Modelling and System Identification

Prof. Moritz Diehl, Jakob Harzer, Katrin Baumgärtner


Modelling and System Identification (MSI) is concerned with the search for mathematical models for real-life systems. The course is based on statistics, optimization and simulation methods for differential equations. The exercises will be based on pen-and-paper exercises and computer exercises with python.

Course language is English and all course communication is via this course homepage.

If you have any questions regarding the exercises/lectures, please send an email to the tutors,

Lectures. The lectures will take place on Mondays, 8:10 - 10:00 a.m and Wednesdays, 9:00-10:00 a.m., in Building 101, HS 036. If you cannot attend, you may watch the lecture recordings, see below.

Exercises. The exercise sheets include both pen-and-paper exercises as well as programming exercises using python. Exercise sheets can be handed in during the lecture on Monday. Programming exercises are handed in via Ilias. You have one week to work on the sheet and you might work in groups of at most three students.

Exercise Sessions are on

  • Tuesday, 15:15-16:15, building 102, room 02-011
  • Wednesday, 10:00-11:00, building 78, room SR 00 014
  • Wednesday, 10:00-11:00, building 102, room 02-012

During the exercise session, the exercise solutions are discussed. Afterwards there is room for questions on the current exercise sheet.

Written material. The lecture closely follows the script, which can be found below:

  • Lecture notes on Modelling and System identification: PDF

If you missed the first lecture, you can pick up a printout of the script in Building 102, in the cupboard in front of room 00 075.

Please note that we do not cover Chapter 8.4. Additional material that covers some of the lecture contents:

  • A script by Johan Schoukens (Vrije Universiteit Brussel, Belgium), which can be found here.
  • The textbook Ljung, L. (1999). System Identification: Theory for the User. Prentice Hall. This book is available in the faculty library.

Final Evaluation and Microexams

Please make sure you register for both the MSI Exam and the MSI Studienleistung!

The final grade of the course is based solely on a final written exam at the end of the semester. The final exam is a closed book exam, only pencil, paper, and a calculator, and two handwritten double-sided A4 sheets of self-chosen formulae are allowed.

Each exercise sheet gives a maximum of 10 points. Three online microexams written during some of the lecture slots give a maximum of 10 exercise points each. In order to pass the exercises accompanying the course (Studienleistung), one has to obtain at least 50% of the maximum exercise points in each of the three blocks:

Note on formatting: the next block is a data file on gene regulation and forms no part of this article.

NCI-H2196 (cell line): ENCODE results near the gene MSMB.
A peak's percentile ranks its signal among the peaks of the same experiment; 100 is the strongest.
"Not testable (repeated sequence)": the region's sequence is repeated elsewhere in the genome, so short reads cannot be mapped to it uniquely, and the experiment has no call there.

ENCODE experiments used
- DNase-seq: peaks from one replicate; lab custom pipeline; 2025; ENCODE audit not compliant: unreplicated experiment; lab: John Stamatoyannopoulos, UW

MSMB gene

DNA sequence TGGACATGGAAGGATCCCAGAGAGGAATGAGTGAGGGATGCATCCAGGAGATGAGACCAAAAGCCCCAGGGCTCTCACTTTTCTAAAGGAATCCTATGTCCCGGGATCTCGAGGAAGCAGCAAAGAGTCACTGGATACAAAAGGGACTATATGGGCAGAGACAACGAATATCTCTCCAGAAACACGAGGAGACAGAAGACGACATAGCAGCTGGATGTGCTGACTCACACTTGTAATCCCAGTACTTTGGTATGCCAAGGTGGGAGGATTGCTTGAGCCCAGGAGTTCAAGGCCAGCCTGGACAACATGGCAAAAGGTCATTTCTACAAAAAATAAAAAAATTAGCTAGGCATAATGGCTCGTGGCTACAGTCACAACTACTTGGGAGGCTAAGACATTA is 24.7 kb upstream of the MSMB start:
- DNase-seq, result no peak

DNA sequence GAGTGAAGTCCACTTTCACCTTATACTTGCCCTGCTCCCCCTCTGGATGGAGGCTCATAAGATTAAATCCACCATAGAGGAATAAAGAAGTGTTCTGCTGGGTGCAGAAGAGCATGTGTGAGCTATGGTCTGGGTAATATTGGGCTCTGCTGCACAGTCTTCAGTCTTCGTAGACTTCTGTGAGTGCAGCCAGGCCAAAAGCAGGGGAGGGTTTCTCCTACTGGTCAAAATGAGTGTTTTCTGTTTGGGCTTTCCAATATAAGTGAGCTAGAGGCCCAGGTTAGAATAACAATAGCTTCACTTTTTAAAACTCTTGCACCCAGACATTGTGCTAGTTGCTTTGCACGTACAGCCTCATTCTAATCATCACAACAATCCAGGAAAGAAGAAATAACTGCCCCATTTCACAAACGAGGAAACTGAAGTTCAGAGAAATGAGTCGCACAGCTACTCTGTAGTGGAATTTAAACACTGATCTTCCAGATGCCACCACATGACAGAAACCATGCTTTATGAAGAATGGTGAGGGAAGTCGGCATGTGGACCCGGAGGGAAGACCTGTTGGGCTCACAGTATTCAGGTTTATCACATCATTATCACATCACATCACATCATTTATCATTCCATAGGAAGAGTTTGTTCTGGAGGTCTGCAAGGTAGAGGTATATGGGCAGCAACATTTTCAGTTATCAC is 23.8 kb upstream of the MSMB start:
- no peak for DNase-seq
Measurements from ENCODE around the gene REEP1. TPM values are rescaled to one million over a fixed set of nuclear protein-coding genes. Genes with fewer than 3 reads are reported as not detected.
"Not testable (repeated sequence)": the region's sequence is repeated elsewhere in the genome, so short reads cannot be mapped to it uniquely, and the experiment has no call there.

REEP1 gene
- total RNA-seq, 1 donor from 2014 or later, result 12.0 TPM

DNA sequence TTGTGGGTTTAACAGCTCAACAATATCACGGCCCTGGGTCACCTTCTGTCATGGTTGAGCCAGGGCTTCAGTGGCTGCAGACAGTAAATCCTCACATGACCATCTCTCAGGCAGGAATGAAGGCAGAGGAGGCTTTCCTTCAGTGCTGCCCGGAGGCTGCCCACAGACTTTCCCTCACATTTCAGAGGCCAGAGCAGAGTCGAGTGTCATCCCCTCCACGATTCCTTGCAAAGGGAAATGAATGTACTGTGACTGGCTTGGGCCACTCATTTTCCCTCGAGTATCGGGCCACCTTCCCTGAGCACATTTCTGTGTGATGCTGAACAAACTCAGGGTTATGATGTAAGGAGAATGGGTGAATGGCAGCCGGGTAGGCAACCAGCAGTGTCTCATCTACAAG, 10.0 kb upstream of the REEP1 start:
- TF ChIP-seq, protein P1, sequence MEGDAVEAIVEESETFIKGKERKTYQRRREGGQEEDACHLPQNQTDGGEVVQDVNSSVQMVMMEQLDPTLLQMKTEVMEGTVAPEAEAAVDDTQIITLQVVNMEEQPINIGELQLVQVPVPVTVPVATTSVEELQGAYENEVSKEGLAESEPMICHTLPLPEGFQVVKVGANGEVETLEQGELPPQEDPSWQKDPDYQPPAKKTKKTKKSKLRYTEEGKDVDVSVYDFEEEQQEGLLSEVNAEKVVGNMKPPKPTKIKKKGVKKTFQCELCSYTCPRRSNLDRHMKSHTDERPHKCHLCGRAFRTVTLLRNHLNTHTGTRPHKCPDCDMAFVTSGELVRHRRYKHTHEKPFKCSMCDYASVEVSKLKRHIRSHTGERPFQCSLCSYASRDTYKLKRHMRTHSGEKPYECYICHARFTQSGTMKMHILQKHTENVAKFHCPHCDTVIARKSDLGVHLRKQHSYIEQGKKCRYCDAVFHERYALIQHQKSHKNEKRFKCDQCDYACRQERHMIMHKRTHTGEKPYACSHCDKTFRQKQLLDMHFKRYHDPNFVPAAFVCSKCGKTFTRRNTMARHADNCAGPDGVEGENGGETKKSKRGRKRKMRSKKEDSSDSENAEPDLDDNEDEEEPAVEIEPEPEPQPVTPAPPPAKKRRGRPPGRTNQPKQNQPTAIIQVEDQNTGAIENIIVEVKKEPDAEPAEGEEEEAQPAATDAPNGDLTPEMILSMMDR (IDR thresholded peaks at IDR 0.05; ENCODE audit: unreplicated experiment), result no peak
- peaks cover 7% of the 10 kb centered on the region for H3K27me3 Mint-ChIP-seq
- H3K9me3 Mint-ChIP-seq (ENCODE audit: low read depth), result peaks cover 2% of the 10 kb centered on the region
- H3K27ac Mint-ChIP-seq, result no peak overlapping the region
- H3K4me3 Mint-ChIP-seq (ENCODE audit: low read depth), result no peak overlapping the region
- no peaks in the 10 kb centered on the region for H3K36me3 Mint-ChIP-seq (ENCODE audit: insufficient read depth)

• Block 1: Exercises 1 - 3 + Microexam 1 (total 40 points)
  • Block 2: Exercises 4 - 6 + Microexam 2 (total 40 points)
  • Block 3: Exercises 7 - 10 + Microexam 3 (total 40 points + 10 Bonus Points)

To prepare for the written exam, check out the exams from previous semesters: 2018, 2015, 2014. (Please note that these exams contain questions on Appendix C of the MSI script, which is not covered in this year's lecture)

Solution video for the 2018 exam

Lectures and Microexams

Monday, October 17 Intro session
Wednesday, October 19 Lecture
Monday, October 24 Lecture
Wednesday, October 26 Lecture
Monday, October 31 Lecture
Wednesday, November 2 Lecture
Monday, November 7 Lecture
Wednesday, November 9 Lecture
Monday, November 14 Lecture
Wednesday, November 16 Lecture
Monday, November 21 Lecture
Wednesday,  November 23 Lecture
Monday, November 28 Microexam online, 9:00-10:00
Wednesday, November 30

Talk by Andrea Ghezzi: "A real estimation problem in the steel industry" 
Talk will be streamed to the lecture hall or can be joined online.

Monday, December 5 Lecture
Wednesday, December 7 Lecture
Monday, December 12 Lecture
Wednesday, December 14 Lecture
Monday, December 19 Lecture
Wednesday, December 21 Microexam online, 9:00-10:00
Monday, January 9 Lecture
Wednesday, January 11 Lecture
Monday, January 16 Lecture
Wednesday, January 18 Lecture
Monday, January 23 Lecture: Covariance, Continuous Time, Numerical Integration, + EKF Drone Example (by Mohammed Hababeh)(cancelled, to be resceduled)
Wednesday, January 25 Microexam online, 9:00-10:00